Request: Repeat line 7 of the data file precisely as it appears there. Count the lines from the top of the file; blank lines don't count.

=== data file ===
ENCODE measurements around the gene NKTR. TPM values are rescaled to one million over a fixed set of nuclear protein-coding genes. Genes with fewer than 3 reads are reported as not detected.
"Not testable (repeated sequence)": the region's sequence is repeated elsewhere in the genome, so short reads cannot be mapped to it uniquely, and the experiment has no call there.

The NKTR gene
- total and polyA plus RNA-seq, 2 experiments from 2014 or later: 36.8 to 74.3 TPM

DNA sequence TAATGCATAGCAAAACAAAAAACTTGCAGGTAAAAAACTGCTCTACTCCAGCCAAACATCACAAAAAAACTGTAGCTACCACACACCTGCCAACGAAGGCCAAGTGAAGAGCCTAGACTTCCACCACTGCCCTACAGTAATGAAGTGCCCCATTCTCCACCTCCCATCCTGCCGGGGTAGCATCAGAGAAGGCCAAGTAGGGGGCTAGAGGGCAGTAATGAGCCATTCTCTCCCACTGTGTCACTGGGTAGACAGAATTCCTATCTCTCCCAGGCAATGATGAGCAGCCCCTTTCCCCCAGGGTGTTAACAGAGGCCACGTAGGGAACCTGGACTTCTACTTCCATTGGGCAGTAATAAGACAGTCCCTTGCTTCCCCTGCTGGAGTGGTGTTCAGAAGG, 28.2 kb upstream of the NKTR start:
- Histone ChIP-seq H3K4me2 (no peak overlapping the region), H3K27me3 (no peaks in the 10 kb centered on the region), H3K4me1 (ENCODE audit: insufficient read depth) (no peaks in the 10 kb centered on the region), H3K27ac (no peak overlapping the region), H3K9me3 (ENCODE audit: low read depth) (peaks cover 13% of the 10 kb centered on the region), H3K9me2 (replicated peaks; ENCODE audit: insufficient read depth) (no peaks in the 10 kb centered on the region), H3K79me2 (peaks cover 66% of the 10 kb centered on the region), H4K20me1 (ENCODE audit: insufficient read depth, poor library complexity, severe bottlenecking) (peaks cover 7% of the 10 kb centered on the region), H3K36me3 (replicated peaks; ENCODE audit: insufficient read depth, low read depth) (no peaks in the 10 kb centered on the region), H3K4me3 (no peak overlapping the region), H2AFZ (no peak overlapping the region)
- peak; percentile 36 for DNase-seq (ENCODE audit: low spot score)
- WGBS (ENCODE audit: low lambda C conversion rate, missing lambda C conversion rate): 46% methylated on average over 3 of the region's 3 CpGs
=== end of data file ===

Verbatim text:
- peak; percentile 36 for DNase-seq (ENCODE audit: low spot score)